These other ways of playing with the aromatic structure of products could be based on combining similar aromas in different products, even when they are not the prevailing aromatic notes. It may well be that a good result is related to a higher number of pairings, or a greater “depth” in the most pleasant/surprising combination of aromas, or is even achieved by combining products whose aromas cause a similar neurological response in the brain.

Francesc Montejo, Director of Inn Flavours, touches on a few of the many examples available, citing suitable pairings for elements with similar aromas. These include “Sauvignon Blanc wine and food that has been seasoned with herbs and spices with a hint of aniseed, such as fennel, or the surprising positive synergy between three foods as different as chocolate, coffee and roast beef, but which strangely have a very similar aromatic nucleus in terms of their chemical structure. In the case of the latter, the brain has a similar neurological response to each of those three foods, with adjacent areas of the olfactory bulb being activated. As far as Sauvignon Blanc is concerned, it shares a certain structure with the aromatic composition of particular aniseed-flavoured herbs, which means that the pleasurable sensation is enhanced when this type of substance is paired with this white wine.”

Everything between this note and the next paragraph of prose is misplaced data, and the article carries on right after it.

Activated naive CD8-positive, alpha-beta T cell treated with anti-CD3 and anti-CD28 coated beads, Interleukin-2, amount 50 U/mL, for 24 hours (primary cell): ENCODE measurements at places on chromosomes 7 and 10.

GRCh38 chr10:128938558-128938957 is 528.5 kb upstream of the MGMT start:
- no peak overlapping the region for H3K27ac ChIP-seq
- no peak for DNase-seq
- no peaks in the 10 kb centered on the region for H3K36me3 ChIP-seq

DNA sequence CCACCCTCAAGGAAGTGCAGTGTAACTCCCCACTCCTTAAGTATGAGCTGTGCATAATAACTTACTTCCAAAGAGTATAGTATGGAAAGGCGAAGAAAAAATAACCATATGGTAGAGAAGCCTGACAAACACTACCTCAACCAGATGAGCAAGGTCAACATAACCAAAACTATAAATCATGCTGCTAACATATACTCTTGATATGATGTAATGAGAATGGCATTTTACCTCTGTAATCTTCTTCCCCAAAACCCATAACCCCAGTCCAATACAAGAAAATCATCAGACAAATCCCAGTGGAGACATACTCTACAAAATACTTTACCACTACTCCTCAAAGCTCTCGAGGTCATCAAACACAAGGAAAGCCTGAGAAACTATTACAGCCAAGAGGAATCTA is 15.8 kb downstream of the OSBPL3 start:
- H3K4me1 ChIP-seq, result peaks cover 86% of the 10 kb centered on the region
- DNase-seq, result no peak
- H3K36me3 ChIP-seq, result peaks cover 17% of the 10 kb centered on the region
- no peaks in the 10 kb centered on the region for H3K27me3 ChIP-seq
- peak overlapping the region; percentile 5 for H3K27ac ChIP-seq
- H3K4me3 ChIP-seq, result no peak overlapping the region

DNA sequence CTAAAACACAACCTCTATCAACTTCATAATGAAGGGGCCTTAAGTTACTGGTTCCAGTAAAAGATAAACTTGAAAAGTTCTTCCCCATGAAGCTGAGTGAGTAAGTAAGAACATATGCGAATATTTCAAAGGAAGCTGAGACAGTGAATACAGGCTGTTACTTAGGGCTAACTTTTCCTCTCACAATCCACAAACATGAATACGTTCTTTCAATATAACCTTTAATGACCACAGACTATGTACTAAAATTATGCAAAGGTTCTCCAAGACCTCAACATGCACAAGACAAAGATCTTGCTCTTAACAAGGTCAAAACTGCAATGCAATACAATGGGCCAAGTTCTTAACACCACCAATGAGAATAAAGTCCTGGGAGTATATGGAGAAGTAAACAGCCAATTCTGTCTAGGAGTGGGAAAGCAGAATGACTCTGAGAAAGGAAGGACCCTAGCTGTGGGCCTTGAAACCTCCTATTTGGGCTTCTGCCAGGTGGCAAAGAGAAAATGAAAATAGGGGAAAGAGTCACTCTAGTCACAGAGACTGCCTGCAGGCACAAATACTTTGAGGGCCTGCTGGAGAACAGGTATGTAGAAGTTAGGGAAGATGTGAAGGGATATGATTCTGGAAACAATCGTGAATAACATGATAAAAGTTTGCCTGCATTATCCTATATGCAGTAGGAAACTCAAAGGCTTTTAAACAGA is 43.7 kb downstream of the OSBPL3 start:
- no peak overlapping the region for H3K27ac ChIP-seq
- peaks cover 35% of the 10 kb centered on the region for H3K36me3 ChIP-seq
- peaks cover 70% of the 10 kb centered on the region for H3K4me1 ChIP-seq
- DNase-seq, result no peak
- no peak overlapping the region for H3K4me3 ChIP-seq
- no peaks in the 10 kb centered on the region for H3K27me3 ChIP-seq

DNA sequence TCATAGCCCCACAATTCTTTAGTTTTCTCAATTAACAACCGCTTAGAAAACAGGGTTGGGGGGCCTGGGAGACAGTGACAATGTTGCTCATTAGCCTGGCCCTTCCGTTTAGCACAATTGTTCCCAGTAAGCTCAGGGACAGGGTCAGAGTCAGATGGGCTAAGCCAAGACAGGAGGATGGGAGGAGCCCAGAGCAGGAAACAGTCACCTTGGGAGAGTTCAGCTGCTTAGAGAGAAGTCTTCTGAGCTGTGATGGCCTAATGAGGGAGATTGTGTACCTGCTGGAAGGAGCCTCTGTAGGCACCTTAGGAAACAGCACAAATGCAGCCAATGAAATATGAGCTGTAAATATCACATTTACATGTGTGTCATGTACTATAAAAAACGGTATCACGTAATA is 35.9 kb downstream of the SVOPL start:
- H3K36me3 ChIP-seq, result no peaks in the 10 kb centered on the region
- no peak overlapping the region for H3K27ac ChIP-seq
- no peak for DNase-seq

The rapid rate at which technology is developing all around us means that, in the not-too-distant future, tools based on cognitive computing will even enable us to give the tool feedback about whether or not the pairing is to our liking… or that of our customers… and allow it to learn accordingly, so that the application becomes increasingly “smarter” and tailored to our vision of gastronomy.

In any event, a tool will always be just that – a mere tool: mastery in cooking, product knowledge and the culinary know-how of the user make all the difference. In fact, working with an aroma expert brings so much more to the table, regardless of whether we have flavour pairing tools. For Francesc Montejo, “an aroma expert has a wealth of expertise which enables them to employ technology to analyse aromatic principles, extensive knowledge in the creative art of the aromatic composition of foods, as well as knowledge about the basic rules of composition, such as building the flavour pyramid and including the positive and negative synergies between foods. Their contribution when it comes to designing sensory analysis tests can also turn out to be immensely helpful, in addition to their knowledge of brain mechanisms related to how we perceive aroma and flavour molecules.”

Sources and links of interest:

Smell a fragrance: Anatomy of emotions. Francesc Montejo. http://innflavours.es/blog/?p=660&lang=en

“Flavor network and the principles of food pairing” (2011): Y. Ahn, S.E. Ahnert, J.P. Bagrow and A. Barabási. Scientific Reports 1, Article number: 196. doi:10.1038/srep00196




Food pairing diagrams: